Wednesday, September 23, 2015

How to Copy: 1963 Party Dress & Draft an Over Skirt

This adorable vintage illustration from 1963 shows a navy or black brocade cocktail dress with a bustier type bodice and gathered skirt with a folded over-skirt or apron. It has a simple concept that appears more complicated than it is. By using current patterns, it's possible to copy this dress on your own.

The bodice is a simple shape, with a horizontal neckline that has a small notch in the center. By using a similar fitted bodice, and adding that "V" notch in center, the same shape can be created. Black satin ribbons trim this bodice edge, create the straps, belt and edge the overskirt as accents.  A tiny bow is also seen at center front.

The skirt pattern you use can be gathered, semi-circle or "A" line. What gives the distinct look is an overskirt that has a center front opening with front edges folded back. This can be draped over the under skirt and sewn to it around the waist line seam. You can see with this design that the overskirt hem is trimmed up at the sides with black ribbon too. The center back edges of this drape are left open, without a back seam and bound in the black satin ribbon. Ribbon could be used for the hem edge as well.

Both of these dress patterns are a good place to start if you don't have your own bustier dress pattern.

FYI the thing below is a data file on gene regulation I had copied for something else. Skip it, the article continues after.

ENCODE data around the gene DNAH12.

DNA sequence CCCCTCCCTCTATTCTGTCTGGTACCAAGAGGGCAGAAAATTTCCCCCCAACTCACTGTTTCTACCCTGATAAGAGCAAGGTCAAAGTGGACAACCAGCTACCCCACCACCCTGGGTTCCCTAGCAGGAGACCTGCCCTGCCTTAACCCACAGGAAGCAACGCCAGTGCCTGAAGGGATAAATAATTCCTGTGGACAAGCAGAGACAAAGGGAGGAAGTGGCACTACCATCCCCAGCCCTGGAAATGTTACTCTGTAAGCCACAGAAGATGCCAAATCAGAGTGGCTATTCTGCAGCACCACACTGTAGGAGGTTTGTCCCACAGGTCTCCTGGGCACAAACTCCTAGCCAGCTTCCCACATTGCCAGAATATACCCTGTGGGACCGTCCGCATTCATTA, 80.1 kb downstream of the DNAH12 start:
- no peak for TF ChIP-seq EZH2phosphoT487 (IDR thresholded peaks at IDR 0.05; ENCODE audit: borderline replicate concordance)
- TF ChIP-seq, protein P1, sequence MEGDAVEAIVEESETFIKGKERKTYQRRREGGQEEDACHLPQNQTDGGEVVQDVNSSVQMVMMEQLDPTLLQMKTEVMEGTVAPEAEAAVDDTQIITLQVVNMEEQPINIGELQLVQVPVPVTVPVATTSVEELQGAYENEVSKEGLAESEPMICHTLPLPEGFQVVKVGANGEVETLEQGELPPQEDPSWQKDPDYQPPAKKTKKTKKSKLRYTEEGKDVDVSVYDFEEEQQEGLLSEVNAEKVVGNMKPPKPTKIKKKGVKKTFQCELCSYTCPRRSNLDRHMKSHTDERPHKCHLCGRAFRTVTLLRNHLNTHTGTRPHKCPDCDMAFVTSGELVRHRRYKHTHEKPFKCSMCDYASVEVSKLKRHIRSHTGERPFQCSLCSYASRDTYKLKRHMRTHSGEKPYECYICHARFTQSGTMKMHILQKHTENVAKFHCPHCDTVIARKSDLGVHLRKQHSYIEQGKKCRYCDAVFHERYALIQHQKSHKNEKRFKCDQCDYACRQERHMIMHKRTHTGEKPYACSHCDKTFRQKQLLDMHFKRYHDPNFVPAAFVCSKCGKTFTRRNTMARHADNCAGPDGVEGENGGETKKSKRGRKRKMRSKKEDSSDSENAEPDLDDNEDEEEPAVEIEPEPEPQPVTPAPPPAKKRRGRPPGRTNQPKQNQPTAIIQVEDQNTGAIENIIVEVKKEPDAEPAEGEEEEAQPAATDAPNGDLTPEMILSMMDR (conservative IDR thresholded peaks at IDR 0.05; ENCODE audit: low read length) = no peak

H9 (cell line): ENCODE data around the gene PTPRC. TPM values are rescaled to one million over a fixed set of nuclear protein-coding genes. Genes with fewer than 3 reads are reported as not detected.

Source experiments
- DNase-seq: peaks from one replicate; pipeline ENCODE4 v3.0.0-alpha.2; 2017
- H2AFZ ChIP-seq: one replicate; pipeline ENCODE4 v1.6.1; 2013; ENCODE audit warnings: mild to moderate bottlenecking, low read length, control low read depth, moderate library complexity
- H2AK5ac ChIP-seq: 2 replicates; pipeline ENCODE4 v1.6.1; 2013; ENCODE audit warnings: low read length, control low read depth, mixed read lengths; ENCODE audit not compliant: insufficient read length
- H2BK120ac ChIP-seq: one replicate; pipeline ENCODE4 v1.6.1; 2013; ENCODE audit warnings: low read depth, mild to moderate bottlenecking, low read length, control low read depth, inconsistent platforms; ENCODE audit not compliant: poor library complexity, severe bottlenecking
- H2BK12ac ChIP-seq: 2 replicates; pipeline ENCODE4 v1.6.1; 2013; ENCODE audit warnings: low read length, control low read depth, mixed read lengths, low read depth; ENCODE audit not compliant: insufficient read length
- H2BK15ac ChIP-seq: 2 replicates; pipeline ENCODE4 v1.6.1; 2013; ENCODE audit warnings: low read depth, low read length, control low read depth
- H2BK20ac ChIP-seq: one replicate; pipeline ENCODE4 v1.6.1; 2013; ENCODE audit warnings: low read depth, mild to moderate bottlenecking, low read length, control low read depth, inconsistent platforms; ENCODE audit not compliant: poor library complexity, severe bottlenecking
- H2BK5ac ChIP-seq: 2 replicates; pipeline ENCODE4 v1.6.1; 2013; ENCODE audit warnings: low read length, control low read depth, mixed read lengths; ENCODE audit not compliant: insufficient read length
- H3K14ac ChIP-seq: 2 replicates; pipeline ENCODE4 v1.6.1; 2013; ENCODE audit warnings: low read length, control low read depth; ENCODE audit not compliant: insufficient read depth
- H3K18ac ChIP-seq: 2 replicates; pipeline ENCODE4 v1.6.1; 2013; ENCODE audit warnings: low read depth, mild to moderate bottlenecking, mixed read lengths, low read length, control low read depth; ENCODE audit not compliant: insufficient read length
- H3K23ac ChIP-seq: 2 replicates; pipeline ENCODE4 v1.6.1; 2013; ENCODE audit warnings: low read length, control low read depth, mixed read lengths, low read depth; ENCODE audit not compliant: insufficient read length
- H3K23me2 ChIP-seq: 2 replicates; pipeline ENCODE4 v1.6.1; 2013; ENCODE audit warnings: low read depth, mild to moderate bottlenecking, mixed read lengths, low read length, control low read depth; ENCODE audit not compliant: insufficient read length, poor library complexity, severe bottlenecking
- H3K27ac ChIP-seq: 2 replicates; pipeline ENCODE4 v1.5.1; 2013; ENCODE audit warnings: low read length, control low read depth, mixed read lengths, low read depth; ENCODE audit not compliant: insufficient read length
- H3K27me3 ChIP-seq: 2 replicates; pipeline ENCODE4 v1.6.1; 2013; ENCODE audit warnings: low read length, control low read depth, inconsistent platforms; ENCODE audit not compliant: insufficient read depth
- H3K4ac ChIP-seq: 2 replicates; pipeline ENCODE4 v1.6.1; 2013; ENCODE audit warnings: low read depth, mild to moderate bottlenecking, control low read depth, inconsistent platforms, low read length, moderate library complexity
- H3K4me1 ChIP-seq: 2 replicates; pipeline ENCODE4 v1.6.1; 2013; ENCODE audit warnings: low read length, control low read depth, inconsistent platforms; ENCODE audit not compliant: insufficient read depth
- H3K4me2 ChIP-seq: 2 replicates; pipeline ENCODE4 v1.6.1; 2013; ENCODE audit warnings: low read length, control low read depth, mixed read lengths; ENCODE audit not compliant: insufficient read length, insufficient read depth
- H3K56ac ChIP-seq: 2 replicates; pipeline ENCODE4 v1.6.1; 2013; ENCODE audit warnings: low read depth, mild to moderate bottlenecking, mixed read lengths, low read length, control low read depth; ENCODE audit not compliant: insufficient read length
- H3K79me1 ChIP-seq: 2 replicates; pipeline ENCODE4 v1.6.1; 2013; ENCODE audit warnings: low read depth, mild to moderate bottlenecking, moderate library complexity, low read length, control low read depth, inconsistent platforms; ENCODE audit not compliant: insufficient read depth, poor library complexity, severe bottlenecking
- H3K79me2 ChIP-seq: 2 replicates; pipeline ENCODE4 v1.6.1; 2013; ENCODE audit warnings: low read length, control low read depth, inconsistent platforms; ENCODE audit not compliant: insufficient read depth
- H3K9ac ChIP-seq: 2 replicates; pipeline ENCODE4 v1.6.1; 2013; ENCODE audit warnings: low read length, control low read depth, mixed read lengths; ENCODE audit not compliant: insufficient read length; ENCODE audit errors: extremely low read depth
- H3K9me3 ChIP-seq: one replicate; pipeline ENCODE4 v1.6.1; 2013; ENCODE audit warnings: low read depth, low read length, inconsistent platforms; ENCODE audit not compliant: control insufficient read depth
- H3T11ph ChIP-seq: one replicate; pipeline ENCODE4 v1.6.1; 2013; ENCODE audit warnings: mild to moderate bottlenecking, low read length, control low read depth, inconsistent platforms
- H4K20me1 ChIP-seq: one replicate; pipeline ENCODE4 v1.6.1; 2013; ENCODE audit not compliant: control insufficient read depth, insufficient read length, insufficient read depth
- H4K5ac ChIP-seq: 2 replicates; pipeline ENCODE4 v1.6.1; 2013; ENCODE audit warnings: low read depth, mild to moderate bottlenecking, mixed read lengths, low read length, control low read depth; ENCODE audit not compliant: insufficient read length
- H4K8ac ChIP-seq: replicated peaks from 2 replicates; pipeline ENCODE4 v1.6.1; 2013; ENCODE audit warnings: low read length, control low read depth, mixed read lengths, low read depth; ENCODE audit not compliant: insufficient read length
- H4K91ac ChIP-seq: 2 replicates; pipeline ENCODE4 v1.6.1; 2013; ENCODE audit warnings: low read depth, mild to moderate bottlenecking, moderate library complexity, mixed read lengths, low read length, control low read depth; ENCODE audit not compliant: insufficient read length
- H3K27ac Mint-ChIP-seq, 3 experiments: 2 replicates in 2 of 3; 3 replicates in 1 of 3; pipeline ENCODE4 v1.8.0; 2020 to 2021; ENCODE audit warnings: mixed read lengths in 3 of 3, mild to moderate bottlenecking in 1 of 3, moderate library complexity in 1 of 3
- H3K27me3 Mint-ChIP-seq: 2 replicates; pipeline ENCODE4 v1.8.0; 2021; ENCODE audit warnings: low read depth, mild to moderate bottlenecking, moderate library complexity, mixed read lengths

Simplicity 1690 is remarkably similar to this vintage dress, and could be used to make the copy. The vintage overskirt is longer than this pattern, so it may need to be lengthened.

New Look 6457, view "A" has the basic pattern elements. It would need to have the overskirt draped. If you try that method, use muslin or scrap fabric so you can get the right look without using your fashion fabric. It can be a flat width of fabric the same length as the under-skirt.  Fold back the front edges and trim up that angle as shown in the illustration.  Leave the over-skirt open down the back like an apron, so it doesn't need to have a seam or zipper.

To create your own over skirt, using a gathered or "A" line skirt pattern, follow this tutorial. I used small scale patterns to create this, so it will look different than a true pattern you make using full sized patterns.

Because the over skirt folds back, it will need to be fully lined in the same fabric. This will mean that two complete over skirts will be cut from the fashion fabric. Be sure to try a sample layout to estimate your yardage for this so that you have enough fabric for the skirt.

Creating a skirt drape is a fun way to make an original and dramatic dress of you own design, and this style would be flattering to most figure types, creating a unique look with vintage style.

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